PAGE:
- Project plans
- Project activities
- Legislation and standards
- Industry context
Last edited 23 Jun 2017
On the road to ruin - How America's infrastructure is failing
You’ve heard it before: America’s infrastructure is failing. Well, almost. The American Society of Civil Engineers (ASCE) reiterated its nearly-failing grade for the country’s vital infrastructure: a D+.
The ASCE report comes out once every four years, and has become a familiar bearer of bad news. But the state of the country’s roads were the standout piece of bad news in 2017.
The report found that $2 trillion would be needed over the next 10 years to get US roads back in fighting shape.
And there’s more reason to do that than just a smoother drive. From the report:
President Donald Trump’s plan to spend big on infrastructure may offer some much-needed relief. However, there are some concerns over his plan to try to build infrastructure like toll roads that would pay for itself, rather than just putting up the money.
This article was written by:
This article is published in collaboration with Fortune.
Please find the original article here.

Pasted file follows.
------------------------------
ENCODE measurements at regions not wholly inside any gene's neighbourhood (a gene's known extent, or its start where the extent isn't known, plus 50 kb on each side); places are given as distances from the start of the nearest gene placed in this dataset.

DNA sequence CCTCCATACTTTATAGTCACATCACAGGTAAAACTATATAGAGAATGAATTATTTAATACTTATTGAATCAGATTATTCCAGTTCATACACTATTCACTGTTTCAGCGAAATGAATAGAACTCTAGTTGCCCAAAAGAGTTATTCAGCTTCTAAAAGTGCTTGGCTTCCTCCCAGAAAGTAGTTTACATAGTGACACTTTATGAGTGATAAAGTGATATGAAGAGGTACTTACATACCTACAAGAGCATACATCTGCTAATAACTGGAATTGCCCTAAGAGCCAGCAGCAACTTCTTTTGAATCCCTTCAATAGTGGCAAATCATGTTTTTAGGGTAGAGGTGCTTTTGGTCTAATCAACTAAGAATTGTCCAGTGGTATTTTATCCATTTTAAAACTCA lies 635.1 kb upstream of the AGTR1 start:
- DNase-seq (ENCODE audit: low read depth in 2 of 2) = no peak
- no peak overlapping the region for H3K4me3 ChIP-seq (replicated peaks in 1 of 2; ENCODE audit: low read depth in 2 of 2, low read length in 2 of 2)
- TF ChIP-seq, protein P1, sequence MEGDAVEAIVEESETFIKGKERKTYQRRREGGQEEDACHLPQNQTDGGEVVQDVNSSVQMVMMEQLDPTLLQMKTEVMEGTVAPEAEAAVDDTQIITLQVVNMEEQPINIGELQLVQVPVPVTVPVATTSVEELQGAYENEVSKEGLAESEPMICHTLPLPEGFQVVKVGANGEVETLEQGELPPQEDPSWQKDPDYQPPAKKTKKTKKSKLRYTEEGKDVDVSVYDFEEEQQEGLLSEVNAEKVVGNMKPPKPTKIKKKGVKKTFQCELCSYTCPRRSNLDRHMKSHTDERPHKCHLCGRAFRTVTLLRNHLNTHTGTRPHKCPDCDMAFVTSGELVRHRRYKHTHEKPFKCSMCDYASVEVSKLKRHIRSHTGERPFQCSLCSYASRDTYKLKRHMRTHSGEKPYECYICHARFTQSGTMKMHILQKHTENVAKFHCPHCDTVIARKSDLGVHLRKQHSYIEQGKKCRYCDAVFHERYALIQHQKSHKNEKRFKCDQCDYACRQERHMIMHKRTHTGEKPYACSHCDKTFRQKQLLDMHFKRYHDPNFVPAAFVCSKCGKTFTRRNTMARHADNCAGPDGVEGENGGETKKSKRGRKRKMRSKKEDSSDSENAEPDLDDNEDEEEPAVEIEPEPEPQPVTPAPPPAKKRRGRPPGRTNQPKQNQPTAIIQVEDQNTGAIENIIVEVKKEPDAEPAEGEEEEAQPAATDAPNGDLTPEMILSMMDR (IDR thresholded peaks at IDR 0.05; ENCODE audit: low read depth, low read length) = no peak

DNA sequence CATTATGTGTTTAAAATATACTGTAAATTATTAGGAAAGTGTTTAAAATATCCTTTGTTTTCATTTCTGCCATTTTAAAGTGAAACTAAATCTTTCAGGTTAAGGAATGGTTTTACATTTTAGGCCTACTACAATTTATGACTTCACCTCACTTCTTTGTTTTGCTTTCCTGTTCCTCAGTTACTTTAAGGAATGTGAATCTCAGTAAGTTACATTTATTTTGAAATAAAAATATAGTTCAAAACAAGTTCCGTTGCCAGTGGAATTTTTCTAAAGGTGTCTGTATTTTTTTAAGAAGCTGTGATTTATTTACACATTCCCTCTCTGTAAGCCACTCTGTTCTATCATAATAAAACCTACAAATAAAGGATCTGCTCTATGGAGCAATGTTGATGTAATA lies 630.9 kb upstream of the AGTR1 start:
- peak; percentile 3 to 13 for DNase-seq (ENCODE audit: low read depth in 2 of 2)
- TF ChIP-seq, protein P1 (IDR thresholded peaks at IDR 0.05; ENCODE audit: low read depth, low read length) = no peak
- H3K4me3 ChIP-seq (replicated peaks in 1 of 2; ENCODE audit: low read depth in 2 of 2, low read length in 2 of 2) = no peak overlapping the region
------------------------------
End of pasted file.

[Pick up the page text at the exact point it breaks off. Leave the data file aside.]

--Future of Construction 16:27, 15 Jun 2017 (BST)
 Related articles on Designing Buildings Wiki
Featured articles and news
Whole-life costs consider all costs associated with the life of a building, from inception to disposal. Find out more here.
Reports emerge of injuries caused by Apple employees colliding with the campus' glazed walls.
The winners of NIC's ideas competition on transforming the Cambridge to Oxford arc discuss their concept.
Create new habitats and improve air quality and wellbeing.
New report provides 12 key actions which could close the structural talent gap in the construction industry.
These can be used to find out whether a proposed development is likely to be approved. Read more here.
Studying a built environment degree? Check out our helpful student resources section.
New BRE research paper explores how blockchain technology can benefit the built environment industry.
Timber is a natural carbon sink, but it must not end up in landfill at the end of its useful life.
BSRIA has collaborated with the Department of Health on research into air permeability in isolation rooms.